Today’s emerging market entrepreneurs will achieve SDGs – Seedstars

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This is the generation of entrepreneurs that will achieve the Sustainable Development Goals (SDGs), as such more needs to be done to boost impact investing and to accelerate entrepreneurs in emerging markets, according to Alisée De Tonnac, co-founder and chief executive officer (CEO) of Seedstars World.

Speaking at the fifth annual Seedstars Summit in Switzerland last week, De Tonnac said there is still a long way to go to reach the SDGs set out by the UN by the target date of 2030, however, it is “the right time” and the current generation of millenial-entrepreneurs is pushing forward toward the goals, particularly in emerging markets.

“We many times believe the term millenial is a developed world concept.  But actually most are located in emerging markets,” De Tonnac said.

According to the Seedstars co-founder, thanks to globalisation, social media, and the prevalence of internet, millenials are connecting more and more, and have very similar attitudes around the world.  

“It’s a generation of entrepreneurs.  Entrepreneurs who are much more comfortable with technology, are extremely impatient […], but also quite positive about the future – making them the main drivers of change.  So it’s no wonder that entrepreneurship is more and more seen as a sign of success. Because they are witnessing the leapfrogging that is happening around them,” she said.

While impact investing is on the rise worldwide, De Tonnac said more investment should be allocated to impact, especially given the increasing number of entrepreneurs in emerging markets.  However, she concedes to boost impact investing, better investment opportunities are needed.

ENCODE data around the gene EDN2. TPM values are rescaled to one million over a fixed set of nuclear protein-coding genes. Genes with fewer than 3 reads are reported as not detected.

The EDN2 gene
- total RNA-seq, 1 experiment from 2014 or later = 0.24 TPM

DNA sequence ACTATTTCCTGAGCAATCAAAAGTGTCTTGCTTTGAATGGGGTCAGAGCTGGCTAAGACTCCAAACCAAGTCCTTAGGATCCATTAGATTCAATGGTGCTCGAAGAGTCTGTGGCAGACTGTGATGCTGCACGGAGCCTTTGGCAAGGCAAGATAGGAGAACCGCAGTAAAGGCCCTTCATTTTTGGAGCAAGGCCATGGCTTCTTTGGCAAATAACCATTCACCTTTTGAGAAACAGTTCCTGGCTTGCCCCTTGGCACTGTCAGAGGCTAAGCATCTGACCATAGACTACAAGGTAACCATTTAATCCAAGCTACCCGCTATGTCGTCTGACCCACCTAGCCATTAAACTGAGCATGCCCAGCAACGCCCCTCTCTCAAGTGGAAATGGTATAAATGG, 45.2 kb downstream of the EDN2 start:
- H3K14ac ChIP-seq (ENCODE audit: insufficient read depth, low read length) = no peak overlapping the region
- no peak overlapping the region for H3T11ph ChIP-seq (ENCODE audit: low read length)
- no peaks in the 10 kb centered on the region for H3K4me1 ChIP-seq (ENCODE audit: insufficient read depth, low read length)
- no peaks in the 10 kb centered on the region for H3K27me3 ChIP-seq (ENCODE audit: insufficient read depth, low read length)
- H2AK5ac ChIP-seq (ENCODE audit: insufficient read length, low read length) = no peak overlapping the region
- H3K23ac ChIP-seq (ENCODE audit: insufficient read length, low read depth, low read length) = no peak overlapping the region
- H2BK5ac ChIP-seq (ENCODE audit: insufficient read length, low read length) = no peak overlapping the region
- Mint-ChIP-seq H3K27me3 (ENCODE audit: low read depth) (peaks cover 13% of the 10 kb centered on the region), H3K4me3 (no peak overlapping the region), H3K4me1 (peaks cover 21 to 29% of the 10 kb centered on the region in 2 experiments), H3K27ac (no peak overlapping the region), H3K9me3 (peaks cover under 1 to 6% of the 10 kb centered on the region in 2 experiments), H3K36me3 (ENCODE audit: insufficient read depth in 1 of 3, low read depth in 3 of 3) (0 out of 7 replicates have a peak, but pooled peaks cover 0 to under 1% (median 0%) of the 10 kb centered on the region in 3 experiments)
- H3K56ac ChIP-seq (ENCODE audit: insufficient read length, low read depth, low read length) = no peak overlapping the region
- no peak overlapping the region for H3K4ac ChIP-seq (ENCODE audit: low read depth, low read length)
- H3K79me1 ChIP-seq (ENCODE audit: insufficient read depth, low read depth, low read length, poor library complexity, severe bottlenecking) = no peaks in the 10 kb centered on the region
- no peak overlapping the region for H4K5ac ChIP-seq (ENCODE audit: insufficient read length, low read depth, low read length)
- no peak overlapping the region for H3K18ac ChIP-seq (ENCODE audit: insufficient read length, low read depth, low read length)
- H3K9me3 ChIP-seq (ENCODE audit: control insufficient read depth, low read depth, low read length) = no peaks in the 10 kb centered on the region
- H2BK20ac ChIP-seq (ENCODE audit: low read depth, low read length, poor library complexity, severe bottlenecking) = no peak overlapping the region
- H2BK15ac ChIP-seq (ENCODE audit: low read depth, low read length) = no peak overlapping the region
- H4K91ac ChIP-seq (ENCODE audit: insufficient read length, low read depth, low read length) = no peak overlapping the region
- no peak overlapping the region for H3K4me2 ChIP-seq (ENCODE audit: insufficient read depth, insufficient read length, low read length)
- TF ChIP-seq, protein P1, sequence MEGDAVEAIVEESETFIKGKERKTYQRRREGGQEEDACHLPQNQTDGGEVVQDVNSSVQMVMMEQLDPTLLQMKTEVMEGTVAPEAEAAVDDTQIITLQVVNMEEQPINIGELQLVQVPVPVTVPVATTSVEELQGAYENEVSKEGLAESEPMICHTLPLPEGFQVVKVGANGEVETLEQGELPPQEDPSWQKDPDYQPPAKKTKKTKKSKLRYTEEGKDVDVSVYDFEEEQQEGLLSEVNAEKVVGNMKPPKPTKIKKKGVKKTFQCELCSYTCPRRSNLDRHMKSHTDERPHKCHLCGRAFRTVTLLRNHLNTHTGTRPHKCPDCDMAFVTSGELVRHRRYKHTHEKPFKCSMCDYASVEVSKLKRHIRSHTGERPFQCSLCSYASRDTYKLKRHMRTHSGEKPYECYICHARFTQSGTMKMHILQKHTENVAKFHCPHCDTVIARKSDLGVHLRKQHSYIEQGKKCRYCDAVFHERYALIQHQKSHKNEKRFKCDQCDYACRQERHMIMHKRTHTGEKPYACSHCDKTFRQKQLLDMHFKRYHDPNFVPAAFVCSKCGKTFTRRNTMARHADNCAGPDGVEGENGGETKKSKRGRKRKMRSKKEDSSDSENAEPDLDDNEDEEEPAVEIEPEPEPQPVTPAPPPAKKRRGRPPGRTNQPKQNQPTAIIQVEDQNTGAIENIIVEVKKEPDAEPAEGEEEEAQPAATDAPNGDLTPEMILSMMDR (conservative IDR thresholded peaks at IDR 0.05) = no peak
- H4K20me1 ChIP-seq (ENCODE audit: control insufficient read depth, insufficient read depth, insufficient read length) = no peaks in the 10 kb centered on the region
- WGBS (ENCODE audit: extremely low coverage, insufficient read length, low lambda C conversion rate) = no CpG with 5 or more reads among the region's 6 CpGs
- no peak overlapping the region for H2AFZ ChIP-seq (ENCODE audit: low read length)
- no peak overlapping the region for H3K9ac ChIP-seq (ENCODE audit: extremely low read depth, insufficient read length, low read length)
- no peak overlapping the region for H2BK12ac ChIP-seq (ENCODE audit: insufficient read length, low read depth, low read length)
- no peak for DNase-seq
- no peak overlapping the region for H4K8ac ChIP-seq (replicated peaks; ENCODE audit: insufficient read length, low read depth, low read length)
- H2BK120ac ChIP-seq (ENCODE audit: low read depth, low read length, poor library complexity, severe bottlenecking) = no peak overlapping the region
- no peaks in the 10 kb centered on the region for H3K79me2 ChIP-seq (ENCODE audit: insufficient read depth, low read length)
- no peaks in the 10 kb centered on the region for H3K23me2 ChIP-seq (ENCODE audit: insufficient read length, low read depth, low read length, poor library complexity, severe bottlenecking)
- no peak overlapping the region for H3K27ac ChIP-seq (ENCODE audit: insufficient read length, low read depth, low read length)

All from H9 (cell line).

“What we realise is that there’s too few opportunities because the startup ecosystems are too nascent, making it difficult to absorb more capital.”

In order to build better and more opportunities – opening the door to more investing – a focus needs to be put on accelerating talent, De Tonnac said.  This can be through events, workshops, mentoring, and through accelerator programmes.

“I’m not saying every entrepreneur needs to be accelerated, or that every accelerator is good. But what we do see, what we have witnessed, is that in the more nascent ecosystems, these type of instruments actually make a big difference,” she said, noting that as an example, accelerated startups have a higher chance of fundraising on their first attempt.

Seedstars alumni are still a long way from achieving the SDGs, De Tonnac conceded.  But having created 2,000 jobs, and made US$70 million in revenues, the multiplier effect of these startup successes should not be underestimated.

“Impact can be profitable.  Doing good can make money. And this is the generation that is going to reach the SDGs.”

 

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Inspired and excited by the African tech entrepreneurial scene, Gabriella spends her time travelling around the continent to report on the most innovative tech startups, the most active investors, and the latest trends emerging in the ecosystem.

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